Q&S charters are granted for the lifetime of the school, and there are no annual dues. School membership automatically grants student membership for one student journalist for free. A charter also allows all of the school’s media advisers to automatically become members of Quill and Scroll and recommend students for induction into the honor society. Forming a charter at your school will allow students and advisers alike to conduct service activities and engage in scholastic journalism development programming. If you’re unsure of your school’s charter status, check the Q&S charter page to search for your school! Have a charter? Simply re-activate your charter by emailing [email protected]. Not on the list? Click here to open your charter, get your official Q&S banner, and begin inducting students.
Individual student membership is also granted for a lifetime after a one-time initiation fee. The Society then provides the initiate with an official membership pin, membership certificate, and a one-year subscription to Quill & Scroll magazine. Membership is a great way for students to be provided with resources and support that allows their work as journalists to flourish. Click here to learn more about establishing a membership with Q&S.

Q&S Scholarships

Q&S encourages students and advisers alike to apply for our scholarships.

For students, that means filling out this application if you are an eligible senior who was a national winner in the International Writing, Photography and Multimedia Contest, Blogging Competition or the Yearbook Excellence Contest. Scholarships can be used for tuition, room and board at any college or university that offers a major in journalism or related areas of communications such as multimedia, broadcast, graphic design, strategic communications, and photography.

For advisers, that means applying for the Lester G. Benz Memorial Scholarship for College Journalism Study if you have had at least six semester hours of journalism courses and a minimum of four years of teaching experience and advising school publications, are currently teaching a journalistic writing class, and plan to return to the high school classroom and media advising next year to apply the information gained in the course work taken as a result of this scholarship. Download that application here.

Quill and Scroll is asking for donations to the Scholarship Fund. We award up to five scholarships every year to Quill and Scroll members who have distinguished themselves as high school journalists and plan to study journalism in college. Your contribution will make an impact, whether you donate $5 or $500. Every little bit helps. To donate click the button below. Thank you for your support.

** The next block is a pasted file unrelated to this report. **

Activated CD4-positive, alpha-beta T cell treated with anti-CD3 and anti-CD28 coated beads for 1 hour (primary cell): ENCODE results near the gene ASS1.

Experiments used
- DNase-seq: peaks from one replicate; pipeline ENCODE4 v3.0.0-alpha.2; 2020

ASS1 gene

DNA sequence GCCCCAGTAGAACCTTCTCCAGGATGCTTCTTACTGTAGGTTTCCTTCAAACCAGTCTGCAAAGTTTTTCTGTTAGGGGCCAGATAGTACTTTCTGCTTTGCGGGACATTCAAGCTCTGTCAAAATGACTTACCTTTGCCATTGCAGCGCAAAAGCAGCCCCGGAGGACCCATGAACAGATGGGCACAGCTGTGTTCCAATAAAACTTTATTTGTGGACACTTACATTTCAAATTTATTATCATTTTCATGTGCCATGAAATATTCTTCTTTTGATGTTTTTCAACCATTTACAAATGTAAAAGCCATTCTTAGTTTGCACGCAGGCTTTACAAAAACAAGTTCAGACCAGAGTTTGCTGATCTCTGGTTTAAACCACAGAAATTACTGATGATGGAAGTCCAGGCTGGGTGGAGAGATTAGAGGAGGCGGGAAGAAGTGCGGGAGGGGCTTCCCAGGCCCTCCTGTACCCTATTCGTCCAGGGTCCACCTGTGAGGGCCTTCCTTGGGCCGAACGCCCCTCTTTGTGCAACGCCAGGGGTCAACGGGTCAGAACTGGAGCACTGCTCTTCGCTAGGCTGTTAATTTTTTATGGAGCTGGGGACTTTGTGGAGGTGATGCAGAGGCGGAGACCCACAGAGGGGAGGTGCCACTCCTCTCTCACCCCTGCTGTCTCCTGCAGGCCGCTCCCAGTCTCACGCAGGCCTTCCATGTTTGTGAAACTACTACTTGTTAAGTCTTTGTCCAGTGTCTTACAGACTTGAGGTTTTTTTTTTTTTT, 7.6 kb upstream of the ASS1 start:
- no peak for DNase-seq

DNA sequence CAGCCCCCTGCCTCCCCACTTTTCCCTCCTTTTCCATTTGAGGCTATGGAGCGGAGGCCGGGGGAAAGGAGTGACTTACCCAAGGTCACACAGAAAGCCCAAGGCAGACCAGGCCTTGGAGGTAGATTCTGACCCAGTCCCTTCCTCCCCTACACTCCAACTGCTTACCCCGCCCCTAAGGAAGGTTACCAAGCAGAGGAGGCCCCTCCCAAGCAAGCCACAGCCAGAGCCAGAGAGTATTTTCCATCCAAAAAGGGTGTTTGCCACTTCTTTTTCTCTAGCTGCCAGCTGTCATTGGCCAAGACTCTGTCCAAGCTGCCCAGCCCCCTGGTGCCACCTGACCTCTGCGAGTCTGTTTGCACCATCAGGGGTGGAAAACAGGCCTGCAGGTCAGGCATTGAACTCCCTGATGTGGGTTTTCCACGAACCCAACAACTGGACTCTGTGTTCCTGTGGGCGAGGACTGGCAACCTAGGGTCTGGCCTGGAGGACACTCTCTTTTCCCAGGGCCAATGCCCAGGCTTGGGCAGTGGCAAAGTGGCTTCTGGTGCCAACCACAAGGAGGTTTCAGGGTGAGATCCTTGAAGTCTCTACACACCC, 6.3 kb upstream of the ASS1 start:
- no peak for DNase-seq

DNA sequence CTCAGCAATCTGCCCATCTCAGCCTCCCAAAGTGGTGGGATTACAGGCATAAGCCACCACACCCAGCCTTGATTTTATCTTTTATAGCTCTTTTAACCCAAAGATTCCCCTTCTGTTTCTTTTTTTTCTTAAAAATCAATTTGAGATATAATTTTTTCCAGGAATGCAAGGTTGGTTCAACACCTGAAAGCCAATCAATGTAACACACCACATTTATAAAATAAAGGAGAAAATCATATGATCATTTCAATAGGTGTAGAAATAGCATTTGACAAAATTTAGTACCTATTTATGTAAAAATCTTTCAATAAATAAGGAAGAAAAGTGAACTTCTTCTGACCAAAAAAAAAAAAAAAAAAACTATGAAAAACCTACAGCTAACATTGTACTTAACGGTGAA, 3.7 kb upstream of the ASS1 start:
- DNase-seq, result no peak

What’s viral?

iOS users allowed to share Netflix content in Instagram stories

Thibault Penin, Unsplash

Marketing for Netflix is set to explode with the Instagram users ability to share original content from the video streaming service on their Instagram stories. This new partnership gives users the opportunity to engage with Netflix in a way never seen before and connect even more with their “friends” on social media, while also giving Netflix the added bonus of exposure and advertising of their videos. Read the full story on the new partnership here.

Social media is the place where people are increasingly getting their news and forming opinions on topics, including pop culture with Netflix’s television shows and movies. Be sure to keep that in mind when trying to reach your own audiences and make one of your stories go viral.


Guardian documentary nominated for Oscar


In a first for the news brand, Guardian has been nominated for an Oscar on their documentary Black Sheep. Black Sheep tells the true story of black boy Cornelius Walker. Walker moves into a white estate run by racists after the death of Damilola Taylor, another black boy. The film is based in England and shares the harrowing struggle that a Walker experiences in an internal and external fight with the violence and hatred of racial difference and juxtaposed identities.

Questions of race and family identity come to the forefront of the film with a culture war informed by racial divide. Read the full summary by the Guardian here, where you can also watch the documentary for free.


Just a Thought

What student journalists can learn from the Lincoln Memorial incident

Three things:

  1. Fast is good, accurate is better.
  2. The duty to report is not the same as the duty to publish.
  3. Objectivity is still an admirable goal.

T. Chick McClure, Unsplash

With the release of a video depicting a standoff between Native American veteran Nathan Phillips and all-boys private high schooler Nick Sandmann, the focus on cultural differences and people’s reactions to them in the United States exploded in the news, again. The initial video showcased Sandmann in what appeared to be a display of white supremacy, refusing to move and smirking in the face of Phillips, who was playing a traditional Native song on his drum. A longer video was later released showing Phillips and his fellow peers appearing to mock traditional dances of Native Americans, spurring Phillips to walk over to Sandmann.

A day later, the last, longest video was published with a length of 2 hours. This video shows the true story as it unfolded, showcasing another group at the center of the debacle, antagonizing and explicitly harassing both the students and the Native Americans who were at the park. To catch up on the developing story of the controversy surrounding this incident, read this Washington Post article or this Slate politics column.

To read more about the three things student journalists should take away from the Lincoln Memorial Park incident and learn how to follow through with those goals, click here.

Republicans says media misunderstands them


Pew Research Center released new survey results, showing 73 percent of Republicans felt as though news organizations don’t understand them. This comes with a party under the leadership of President Trump, who has previously attempted to polarize U.S. citizens from the media, labeling most as “fake news” when they don’t agree with his politics. Regardless of your political standing, it’s important for news organizations to connect with their audience and encourage their engagement with their stories.

The mission of journalism is to tell important and valuable news stories that allow the public to understand social, political, economic and cultural issues as they happen. Journalists also have the responsibility to be the watchdog of those in power and bark when those leaders engage in corruption or other acts and behaviors that the public should be made aware of. Our first priority is to the public and conveying information to our audiences in the best way we know how, with a loyalty to accuracy and fairness.

Consider writing a story about the political divide at your school and how each group feels about the media. It’s important to engage with your audience and make it clear that your loyalty lies with them in assuring they receive fair and accurate news.

0 replies

Leave a Reply

Want to join the discussion?
Feel free to contribute!

Leave a Reply

Your email address will not be published. Required fields are marked *